A relatively recent paper from O’Hara et al. (2020), describing a scientific survey of the lower bathyal and abyssal seafloor fauna of eastern Australia, has discovered multiple new species. In this recent exploration, seventeen new species of carnivorous sponges, belonging to seven of the nine identified genera of Cladorhizidae, including Abyssocladia, Asbestopluma, Chondrocladia, Cladorhiza, Lycopodina, and Euchelipluma (Ekins et al. 2020), have been discovered. Cladorhizidae are a family of carnivorous demosponges (Class Demospongiae) that feed on ocean-dwelling crustaceans and small invertebrates. The group of creatures is known to have a long lifespan (500–1000 years), and presents the most diverse class in the phylum Porifera. Such deeply rooted sea sponges are most commonly located on oceanic ridges and seamount systems.
The most surprising aspect of the find was that over forty specimens were recovered, with several species being only several millimetres in length. This group of carnivorous sponges was the most commonly collected family in the expedition. Many of the demospongiae collected in the expedition could not be identified as describing species, whereby twenty-two operational taxonomic units (OTUs) have been remarked to be new to science.
Creatures of Class Demospongiae of the most prolific form fall within the phylum Porifera. They include species of sponges with a soft body covering a hard skeletal mass made of calcium carbonate and associated mineral compounds from either aragonite or calcite. As with the majority of the class, the newly discovered specimens are leuconoid in structure, with a combination of mineral silica and protein spongin forming fibres that differ in form from the glass sponges.
The simple collection of sponges comes from the abysmal depths where there is a 150-fold increase in the amount of silicon in the water. Many such creatures take the form of glass sponges to create large silicon structures, whereas others, such as the ones described in this review, have adapted and become a carnivore, in an attempt to more reliably source food at ocean depths. Some of the species found had been discovered in prior studies of abysmal depths, but more than half of the sponge specimens collected have never been seen before. The authors of the paper note that over three quarters of the species collected are new. Many of the same sponges collected from the abysmal plain and continental slopes had not been fully described.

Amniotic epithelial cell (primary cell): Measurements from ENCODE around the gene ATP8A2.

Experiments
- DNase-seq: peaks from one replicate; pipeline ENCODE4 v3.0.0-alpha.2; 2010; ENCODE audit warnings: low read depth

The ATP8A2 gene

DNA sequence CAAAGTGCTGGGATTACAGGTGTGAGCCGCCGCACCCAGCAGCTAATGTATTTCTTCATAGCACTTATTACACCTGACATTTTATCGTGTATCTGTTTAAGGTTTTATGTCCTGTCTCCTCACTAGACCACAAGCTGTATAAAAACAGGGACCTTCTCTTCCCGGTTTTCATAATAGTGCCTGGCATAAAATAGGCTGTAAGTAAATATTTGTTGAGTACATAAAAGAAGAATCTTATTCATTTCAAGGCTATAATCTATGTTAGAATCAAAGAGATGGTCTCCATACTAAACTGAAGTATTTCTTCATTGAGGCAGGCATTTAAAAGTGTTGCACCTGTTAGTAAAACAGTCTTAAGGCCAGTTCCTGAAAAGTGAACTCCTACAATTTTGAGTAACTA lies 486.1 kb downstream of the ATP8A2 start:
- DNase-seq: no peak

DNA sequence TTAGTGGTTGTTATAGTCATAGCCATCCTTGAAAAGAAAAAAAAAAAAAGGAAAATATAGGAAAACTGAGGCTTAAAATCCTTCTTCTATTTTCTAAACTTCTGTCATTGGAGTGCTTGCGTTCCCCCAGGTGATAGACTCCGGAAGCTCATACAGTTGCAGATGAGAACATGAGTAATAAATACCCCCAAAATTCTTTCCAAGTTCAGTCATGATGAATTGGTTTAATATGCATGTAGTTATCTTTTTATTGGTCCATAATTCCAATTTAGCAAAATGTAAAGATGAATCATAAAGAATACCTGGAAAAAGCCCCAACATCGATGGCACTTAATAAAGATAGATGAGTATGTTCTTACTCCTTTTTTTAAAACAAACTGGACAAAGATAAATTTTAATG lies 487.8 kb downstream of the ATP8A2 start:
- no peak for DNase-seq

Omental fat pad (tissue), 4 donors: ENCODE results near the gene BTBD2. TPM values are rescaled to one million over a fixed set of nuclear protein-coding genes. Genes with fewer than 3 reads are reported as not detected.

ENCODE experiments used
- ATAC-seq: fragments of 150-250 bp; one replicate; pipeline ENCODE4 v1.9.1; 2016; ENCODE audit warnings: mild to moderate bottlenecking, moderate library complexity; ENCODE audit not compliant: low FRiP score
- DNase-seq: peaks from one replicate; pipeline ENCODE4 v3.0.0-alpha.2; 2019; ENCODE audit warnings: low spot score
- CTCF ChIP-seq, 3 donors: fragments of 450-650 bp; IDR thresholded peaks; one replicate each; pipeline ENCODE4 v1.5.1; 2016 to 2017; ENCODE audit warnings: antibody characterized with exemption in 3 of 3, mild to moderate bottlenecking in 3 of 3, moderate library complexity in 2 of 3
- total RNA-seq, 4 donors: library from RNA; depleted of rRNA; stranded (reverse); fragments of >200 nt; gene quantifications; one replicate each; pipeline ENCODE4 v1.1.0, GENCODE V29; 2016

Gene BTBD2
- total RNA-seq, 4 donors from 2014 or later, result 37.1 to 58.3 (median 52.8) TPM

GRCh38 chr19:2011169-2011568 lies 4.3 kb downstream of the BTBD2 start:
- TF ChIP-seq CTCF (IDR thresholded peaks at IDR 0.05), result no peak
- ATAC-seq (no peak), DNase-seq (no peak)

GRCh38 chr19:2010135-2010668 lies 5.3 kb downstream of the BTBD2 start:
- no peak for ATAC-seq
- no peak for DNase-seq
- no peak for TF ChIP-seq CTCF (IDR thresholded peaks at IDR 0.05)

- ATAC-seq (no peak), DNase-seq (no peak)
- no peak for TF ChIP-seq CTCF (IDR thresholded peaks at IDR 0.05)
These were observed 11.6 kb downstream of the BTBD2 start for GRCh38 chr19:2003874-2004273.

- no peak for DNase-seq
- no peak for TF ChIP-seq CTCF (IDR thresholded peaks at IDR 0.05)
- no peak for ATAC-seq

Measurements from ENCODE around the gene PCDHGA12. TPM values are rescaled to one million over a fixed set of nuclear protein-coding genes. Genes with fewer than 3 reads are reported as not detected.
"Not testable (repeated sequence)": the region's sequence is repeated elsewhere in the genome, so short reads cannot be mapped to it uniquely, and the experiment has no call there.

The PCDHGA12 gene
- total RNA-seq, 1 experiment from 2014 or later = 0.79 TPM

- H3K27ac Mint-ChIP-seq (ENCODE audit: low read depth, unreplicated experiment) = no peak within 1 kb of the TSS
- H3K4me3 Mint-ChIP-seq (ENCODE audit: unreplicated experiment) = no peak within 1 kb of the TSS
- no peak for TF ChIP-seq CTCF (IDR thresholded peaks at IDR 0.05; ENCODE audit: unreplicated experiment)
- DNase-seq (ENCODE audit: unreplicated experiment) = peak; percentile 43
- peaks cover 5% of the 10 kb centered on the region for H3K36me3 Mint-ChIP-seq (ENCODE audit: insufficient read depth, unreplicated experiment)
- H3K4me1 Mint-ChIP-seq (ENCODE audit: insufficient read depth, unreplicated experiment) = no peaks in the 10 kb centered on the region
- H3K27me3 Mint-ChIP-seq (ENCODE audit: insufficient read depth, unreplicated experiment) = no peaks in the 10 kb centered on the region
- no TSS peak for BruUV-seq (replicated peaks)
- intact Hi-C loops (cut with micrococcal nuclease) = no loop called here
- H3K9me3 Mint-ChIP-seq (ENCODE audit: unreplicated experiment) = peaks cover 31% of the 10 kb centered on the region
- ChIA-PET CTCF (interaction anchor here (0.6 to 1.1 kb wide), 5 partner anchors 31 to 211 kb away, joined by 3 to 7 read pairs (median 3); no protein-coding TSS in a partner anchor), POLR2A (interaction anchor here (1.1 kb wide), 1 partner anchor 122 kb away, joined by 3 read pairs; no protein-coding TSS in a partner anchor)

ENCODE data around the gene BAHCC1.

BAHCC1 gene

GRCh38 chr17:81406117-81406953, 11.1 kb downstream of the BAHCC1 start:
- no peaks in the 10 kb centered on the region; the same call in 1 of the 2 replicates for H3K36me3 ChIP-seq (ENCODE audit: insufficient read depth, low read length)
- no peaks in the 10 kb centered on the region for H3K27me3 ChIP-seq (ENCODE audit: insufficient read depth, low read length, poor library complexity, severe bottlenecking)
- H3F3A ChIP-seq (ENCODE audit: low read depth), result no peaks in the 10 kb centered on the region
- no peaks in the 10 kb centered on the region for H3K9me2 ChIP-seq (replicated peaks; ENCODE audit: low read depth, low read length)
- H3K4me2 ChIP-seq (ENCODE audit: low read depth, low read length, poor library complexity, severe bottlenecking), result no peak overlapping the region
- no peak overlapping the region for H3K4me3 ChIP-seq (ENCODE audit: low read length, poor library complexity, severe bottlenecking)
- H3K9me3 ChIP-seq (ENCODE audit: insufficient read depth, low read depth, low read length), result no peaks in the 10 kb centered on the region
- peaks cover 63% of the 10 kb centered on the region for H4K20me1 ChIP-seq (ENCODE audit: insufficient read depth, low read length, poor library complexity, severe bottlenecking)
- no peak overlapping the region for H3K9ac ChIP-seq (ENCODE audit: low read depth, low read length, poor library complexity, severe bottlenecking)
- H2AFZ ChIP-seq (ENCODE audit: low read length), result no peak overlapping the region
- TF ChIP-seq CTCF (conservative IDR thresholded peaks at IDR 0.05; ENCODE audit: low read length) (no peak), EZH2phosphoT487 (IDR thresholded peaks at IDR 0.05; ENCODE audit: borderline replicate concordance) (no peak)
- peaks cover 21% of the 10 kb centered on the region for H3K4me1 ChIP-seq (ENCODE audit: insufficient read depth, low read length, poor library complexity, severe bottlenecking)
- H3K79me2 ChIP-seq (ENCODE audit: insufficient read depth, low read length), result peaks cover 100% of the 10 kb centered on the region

Such discoveries demonstrate that the Cladorhizidae family of demosponges is incredibly diverse, and further investigation would likely find even more examples of previously unknown species. Interestingly, such carnivorous sponges have developed the ability to capture small crustaceans and prey using filaments or hooks. Such creatures have only been known to science since 1995, but the extended research that has been done since then has uncovered many more species of such alien-looking creatures, quite often appearing to come from another world.
With most of the ocean bottom still largely being left unexplored, it remains unknown as to how many new species will be discovered, or even how many more different forms of carnivorous sponges exist.
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O’Hara, T. D., Williams, A., Ahyong, S. T., Alderslade, P., Alvestad, T., Bray, D., Burghardt, I., et al. (2020). The Lower Bathyal And Abyssal Seafloor Fauna Of Eastern Australia. Marine Biodiversity Records, 13(1). doi:10.1186/s41200-020-00194-1
[Image source: NOAA Okeanos Explorer Program, INDEX-SATAL 2010., Public domain, Wikimedia Commons]